Feliz Gonzalez-Torres, “Untitled”(March 5th) #1
December 12, 2008 – January 31, 2009
A Shadow Leaving an Object pairs Robert Gober’s Prison Window, a barred window looking out to a swath of blue sky, with Felix Gonzalez-Torres’ “Untitled”(March 5th) #1, a pair of mirrors, identical and round, set together, flush with the wall. Both works are embedded and never cross the threshold of the wall, thereby rendering the room technically empty. Viewers become the only physical presence within the room. The works open portals to spaces outside the four walls (beyond the window, inside the mirror), as well as simultaneously becoming backdrops for both real and theatrical experiences. Viewer is audience and player, observer and observed. Installed on opposite walls, one faces only a single work at a time; the other is always behind, seen only in reflective glimpses or in memory.
Looking at the barred window, gallery could be cast as cell. In that interpretation, the exhibition becomes a setting for a play about the nature of freedom and imprisonment, recalling Sartre’s No Exit. Yet, the roles are constantly recast. Standing before the window, the lines between judge and judged, actor and audience fade under the light it casts. As Genet questioned, when considering the strange biology between judge and prisoner, “who is the sun, and who is the shadow?” On the other side of the room, the mirrors present another vantage from which to watch and engage. Before them, one is at once viewer and subject in the dizzying infinity between two mirrors. (Or as John Ashbery described the view within such a mirror, “the reflection, of which the portrait is the reflection, of which the portrait is the reflection once removed.”) The two mirrors, the invocation of a couple, question the nature of self-perception and its relationship to another. Looking at your own reflection, is the space beside you an absence or the possibility of a presence?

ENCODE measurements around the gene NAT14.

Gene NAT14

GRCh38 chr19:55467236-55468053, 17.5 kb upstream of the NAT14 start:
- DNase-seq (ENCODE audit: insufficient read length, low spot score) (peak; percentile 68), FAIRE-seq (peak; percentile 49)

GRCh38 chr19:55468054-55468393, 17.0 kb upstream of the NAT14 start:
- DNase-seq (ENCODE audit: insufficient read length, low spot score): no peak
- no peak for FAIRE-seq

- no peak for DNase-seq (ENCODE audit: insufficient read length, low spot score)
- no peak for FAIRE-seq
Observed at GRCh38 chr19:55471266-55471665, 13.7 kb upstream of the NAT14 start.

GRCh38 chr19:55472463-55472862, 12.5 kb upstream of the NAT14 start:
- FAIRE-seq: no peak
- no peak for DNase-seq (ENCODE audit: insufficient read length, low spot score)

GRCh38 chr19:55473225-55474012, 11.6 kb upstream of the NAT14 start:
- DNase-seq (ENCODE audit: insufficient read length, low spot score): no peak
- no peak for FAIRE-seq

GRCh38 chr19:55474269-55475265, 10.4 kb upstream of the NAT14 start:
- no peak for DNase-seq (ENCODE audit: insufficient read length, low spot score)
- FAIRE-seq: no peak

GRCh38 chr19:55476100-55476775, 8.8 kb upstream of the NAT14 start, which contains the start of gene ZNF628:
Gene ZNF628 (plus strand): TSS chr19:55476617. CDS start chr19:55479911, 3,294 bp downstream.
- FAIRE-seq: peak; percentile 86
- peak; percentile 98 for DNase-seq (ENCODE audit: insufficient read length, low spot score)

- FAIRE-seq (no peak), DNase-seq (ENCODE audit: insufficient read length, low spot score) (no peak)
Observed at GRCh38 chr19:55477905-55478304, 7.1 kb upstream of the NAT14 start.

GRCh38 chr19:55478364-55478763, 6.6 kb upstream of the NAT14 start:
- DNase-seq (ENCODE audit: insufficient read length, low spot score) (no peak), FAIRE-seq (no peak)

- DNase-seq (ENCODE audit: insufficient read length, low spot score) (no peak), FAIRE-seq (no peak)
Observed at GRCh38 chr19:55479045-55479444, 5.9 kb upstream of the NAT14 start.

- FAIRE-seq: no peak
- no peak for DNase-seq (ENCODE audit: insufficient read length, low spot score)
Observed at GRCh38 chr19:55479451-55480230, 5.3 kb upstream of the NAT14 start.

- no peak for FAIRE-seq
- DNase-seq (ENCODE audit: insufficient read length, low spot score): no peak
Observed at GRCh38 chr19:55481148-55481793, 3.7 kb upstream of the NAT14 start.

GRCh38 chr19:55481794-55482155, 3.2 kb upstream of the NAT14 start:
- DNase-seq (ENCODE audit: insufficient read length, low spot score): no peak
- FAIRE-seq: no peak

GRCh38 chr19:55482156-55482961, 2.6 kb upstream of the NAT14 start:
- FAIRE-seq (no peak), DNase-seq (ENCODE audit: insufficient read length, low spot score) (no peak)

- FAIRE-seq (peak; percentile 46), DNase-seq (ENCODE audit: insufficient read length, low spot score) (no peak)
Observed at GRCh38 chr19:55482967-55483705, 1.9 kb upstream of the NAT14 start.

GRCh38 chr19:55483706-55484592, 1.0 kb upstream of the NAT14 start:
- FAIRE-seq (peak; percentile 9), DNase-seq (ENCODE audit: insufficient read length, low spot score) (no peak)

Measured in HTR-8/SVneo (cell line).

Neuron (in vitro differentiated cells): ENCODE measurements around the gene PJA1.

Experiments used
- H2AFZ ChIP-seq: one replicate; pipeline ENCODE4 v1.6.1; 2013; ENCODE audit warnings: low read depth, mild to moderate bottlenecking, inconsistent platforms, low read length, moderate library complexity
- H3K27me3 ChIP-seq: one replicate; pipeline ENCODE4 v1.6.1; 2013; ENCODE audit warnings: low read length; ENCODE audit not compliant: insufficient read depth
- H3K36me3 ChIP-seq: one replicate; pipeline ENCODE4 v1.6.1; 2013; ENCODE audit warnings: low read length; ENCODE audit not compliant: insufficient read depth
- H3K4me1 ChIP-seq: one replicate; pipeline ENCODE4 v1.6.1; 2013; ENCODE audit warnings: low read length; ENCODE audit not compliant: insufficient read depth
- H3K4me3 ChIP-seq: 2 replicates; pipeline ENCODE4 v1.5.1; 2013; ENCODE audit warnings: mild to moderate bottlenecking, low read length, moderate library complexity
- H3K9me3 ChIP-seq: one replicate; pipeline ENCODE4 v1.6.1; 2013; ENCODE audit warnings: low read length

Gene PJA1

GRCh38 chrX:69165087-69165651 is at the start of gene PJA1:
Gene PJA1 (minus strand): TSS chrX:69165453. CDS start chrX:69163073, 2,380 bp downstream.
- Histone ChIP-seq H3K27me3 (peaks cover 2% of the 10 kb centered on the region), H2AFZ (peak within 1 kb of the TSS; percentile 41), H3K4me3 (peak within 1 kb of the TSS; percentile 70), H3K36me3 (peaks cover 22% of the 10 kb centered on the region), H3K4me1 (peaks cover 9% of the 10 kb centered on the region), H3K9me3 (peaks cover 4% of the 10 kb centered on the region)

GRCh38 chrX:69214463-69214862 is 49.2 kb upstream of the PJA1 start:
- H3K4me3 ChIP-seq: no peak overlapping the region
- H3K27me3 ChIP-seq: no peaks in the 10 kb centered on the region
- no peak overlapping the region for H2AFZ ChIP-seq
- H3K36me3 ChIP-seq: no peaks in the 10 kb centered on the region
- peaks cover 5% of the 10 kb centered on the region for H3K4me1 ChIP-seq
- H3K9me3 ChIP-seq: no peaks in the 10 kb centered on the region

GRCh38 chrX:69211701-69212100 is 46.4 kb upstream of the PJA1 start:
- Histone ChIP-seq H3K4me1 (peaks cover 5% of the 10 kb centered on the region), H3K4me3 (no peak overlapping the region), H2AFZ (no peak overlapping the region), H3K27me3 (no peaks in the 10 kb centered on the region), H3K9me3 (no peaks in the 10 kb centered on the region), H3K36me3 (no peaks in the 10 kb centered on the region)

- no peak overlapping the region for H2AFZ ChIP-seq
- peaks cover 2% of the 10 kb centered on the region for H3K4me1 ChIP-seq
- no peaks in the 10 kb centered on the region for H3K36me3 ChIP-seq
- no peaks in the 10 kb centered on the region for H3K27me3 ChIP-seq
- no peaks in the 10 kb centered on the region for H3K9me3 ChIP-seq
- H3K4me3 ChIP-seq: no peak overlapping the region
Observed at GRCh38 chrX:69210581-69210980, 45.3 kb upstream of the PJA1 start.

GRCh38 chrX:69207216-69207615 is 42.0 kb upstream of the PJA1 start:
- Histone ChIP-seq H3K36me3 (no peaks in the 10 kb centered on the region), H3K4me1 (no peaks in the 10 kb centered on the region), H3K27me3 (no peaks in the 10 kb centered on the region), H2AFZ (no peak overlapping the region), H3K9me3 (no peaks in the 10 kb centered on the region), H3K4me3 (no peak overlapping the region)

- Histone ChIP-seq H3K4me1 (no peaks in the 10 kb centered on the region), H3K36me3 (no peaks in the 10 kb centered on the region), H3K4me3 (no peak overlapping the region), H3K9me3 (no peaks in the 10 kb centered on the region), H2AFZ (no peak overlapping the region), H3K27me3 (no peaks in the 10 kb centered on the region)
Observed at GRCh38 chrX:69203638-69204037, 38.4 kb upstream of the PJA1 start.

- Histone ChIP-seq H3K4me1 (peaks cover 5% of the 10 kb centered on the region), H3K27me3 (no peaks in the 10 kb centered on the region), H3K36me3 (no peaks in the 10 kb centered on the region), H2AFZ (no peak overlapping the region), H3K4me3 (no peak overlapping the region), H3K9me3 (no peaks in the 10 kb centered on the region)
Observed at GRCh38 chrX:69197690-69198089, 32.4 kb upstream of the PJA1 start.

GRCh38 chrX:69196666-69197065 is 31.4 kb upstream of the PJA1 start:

Both works reference traditional metaphors of the art object: window and mirror. Yet they actualize their metaphors, transcending tropes. The pairing becomes a physical dialogue on a topic more often associated with the history of painting. Painting, as an illusory space on a flat plane, has often been metaphorically described as a window and a mirror. “Untitled” (March 5th) #1 recalls Parmigianino’s Self-portrait in a Convex Mirror, yet actual mirrors cast the viewer as subject. More abstractly, the two mirrors recreate the psychic fracturing of Manet’s A Bar at the Folies-Bergère. Subject and viewer interchange, reality and illusion double, and temporal space expands beyond the mirror. Similarly, Prison Window plays off the Renaissance concept of painting as window. Building from Magritte’s The Human Condition or The Promenades of Euclid, Gober manifests the window, sets the painting beyond the wall, and interchanges reality with painting, in a literal retelling of Magritte’s pun.
The logic (and illogic) of duality pervades—two artists, two works, the pair, the dialogue, the dichotomy, the dialectic. The works embody their contradictions (absence and presence, object and metaphor, on what side of the door is one truly free, when is one viewer, when subject). Multiplicity is a means and an end. Explaining this, cultural critic and writer Alan Pauls noted that contradiction is a purposeful method in the work. For Gonzalez-Torres, as for Gober, “Contradiction is a strength, in that it opens up a discontinuity, encourages distinguishing and creates a sort of air, that bears the logic of a voice, a discourse, a work, and an institution.” Thus, in the pairing, the two works encourage this distinguishing, a responsibility that ultimately lies with the viewer. This shift from the didactic to the open-ended recalls a passage highlighted in Gonzalez-Torres’ copy of Bertolt Brecht’s On Theatre:
“Once illusion is sacrificed to free discussion, and once the spectator, instead of being enabled to have an experience, is forced as it were to cast his vote; then a change has been launched which goes far beyond formal matters and begins for the first time to effect theatre’s social function.”